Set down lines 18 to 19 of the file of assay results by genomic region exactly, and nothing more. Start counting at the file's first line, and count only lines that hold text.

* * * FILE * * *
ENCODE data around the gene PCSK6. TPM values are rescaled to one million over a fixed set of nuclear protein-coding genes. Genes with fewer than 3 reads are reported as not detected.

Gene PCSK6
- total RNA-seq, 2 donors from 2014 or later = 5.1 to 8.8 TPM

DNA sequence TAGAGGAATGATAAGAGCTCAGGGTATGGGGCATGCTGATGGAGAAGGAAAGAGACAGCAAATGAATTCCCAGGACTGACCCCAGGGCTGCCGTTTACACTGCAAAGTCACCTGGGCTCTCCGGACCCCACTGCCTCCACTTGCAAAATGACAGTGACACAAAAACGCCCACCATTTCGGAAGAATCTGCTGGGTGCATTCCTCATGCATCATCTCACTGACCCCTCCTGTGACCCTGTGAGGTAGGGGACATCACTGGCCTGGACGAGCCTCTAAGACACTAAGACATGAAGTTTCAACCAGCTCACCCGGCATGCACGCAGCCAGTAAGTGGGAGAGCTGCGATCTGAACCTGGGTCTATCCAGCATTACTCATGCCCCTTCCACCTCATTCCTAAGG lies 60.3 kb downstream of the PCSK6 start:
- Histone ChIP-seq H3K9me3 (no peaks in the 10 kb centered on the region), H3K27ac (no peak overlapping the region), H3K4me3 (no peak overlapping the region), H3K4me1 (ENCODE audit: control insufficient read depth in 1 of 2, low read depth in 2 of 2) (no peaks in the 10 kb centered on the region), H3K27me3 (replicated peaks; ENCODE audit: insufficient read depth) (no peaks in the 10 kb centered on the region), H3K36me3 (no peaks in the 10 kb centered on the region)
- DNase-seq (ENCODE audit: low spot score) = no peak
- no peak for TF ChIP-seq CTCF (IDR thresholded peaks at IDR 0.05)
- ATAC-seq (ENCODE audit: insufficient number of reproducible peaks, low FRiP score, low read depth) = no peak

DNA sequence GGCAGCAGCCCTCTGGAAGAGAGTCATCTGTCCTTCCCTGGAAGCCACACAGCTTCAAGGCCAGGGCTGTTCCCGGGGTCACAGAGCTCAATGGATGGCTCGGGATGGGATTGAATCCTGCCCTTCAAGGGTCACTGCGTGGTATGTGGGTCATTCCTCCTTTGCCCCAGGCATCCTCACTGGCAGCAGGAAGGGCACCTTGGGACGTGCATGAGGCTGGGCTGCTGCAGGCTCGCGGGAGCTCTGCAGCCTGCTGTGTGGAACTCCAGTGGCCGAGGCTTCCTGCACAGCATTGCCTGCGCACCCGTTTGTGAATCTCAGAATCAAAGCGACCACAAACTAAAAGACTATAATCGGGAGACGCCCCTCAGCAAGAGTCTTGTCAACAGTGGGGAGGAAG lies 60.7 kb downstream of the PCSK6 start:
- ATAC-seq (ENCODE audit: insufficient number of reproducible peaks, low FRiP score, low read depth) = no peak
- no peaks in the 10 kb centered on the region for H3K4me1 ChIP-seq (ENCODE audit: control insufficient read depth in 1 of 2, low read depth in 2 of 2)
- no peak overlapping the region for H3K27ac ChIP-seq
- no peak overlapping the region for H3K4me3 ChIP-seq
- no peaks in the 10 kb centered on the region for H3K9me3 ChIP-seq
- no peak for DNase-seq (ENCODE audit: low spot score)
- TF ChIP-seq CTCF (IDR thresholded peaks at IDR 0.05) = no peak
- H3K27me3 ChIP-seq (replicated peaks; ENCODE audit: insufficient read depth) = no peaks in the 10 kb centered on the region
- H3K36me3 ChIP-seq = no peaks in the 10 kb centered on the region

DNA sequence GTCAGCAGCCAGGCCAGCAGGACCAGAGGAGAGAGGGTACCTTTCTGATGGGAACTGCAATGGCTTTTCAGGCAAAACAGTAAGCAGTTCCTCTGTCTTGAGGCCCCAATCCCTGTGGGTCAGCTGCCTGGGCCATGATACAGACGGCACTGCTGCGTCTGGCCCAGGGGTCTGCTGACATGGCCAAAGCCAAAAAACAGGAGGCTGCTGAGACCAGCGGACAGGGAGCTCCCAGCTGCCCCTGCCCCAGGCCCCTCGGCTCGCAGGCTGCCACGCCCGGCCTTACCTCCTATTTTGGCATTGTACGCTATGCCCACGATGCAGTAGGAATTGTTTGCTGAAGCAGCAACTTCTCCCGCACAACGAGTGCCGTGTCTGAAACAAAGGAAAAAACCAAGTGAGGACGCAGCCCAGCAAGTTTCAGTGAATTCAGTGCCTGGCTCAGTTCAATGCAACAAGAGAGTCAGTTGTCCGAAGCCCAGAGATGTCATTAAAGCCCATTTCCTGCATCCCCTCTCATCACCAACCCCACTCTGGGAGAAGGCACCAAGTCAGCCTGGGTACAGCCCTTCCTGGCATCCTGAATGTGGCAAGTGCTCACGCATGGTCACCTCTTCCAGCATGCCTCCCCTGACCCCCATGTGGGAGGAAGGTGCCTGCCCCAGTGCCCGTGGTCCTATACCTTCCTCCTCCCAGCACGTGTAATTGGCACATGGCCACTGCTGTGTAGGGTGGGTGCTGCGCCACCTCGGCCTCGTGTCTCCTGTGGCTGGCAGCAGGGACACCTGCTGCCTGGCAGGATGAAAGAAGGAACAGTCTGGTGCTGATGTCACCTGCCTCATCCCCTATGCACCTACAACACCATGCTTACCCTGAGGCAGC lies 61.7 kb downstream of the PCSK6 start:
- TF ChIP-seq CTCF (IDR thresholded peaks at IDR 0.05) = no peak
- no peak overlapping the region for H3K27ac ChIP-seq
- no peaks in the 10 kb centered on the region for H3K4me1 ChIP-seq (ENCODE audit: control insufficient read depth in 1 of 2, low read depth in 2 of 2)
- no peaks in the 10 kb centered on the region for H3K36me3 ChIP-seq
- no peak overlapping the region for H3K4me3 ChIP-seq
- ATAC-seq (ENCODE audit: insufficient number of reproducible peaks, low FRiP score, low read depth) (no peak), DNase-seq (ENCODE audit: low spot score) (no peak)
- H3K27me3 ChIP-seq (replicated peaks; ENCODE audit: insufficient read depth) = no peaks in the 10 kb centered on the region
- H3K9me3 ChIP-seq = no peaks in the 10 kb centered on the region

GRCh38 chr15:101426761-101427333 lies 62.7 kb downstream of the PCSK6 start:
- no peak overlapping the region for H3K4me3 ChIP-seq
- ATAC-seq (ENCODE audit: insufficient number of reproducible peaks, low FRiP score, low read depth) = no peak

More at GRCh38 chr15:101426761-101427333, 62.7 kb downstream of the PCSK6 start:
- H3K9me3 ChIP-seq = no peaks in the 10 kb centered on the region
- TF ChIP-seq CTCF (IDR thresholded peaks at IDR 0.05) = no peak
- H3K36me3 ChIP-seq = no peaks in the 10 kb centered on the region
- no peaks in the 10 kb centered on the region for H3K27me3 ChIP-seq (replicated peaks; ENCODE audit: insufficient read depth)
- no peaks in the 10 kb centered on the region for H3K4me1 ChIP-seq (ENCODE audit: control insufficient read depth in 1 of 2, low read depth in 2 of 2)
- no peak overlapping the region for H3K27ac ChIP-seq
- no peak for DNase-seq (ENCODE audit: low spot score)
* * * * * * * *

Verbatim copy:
- H3K36me3 ChIP-seq = no peaks in the 10 kb centered on the region

DNA sequence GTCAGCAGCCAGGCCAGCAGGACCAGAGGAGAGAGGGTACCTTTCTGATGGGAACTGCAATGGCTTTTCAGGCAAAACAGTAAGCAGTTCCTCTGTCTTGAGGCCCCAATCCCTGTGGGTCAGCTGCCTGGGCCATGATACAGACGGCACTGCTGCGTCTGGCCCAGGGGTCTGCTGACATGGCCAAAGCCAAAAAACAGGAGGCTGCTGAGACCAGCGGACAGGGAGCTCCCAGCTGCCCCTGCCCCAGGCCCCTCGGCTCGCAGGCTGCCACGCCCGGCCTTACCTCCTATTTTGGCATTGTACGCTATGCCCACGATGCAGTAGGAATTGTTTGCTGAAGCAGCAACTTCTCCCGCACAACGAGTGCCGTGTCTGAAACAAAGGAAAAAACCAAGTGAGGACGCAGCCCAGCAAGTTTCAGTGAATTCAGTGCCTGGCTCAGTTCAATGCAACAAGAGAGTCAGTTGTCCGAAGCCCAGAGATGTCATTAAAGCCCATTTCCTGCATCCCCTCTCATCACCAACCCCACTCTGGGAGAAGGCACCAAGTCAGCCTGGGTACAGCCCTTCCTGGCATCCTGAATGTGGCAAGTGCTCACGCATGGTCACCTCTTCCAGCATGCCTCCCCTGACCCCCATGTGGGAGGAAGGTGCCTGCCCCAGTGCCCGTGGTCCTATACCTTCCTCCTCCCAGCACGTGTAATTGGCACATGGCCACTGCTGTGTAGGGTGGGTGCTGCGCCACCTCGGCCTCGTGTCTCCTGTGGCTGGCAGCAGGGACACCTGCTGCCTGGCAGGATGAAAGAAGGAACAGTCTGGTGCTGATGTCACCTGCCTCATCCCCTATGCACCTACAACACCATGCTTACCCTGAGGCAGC lies 61.7 kb downstream of the PCSK6 start: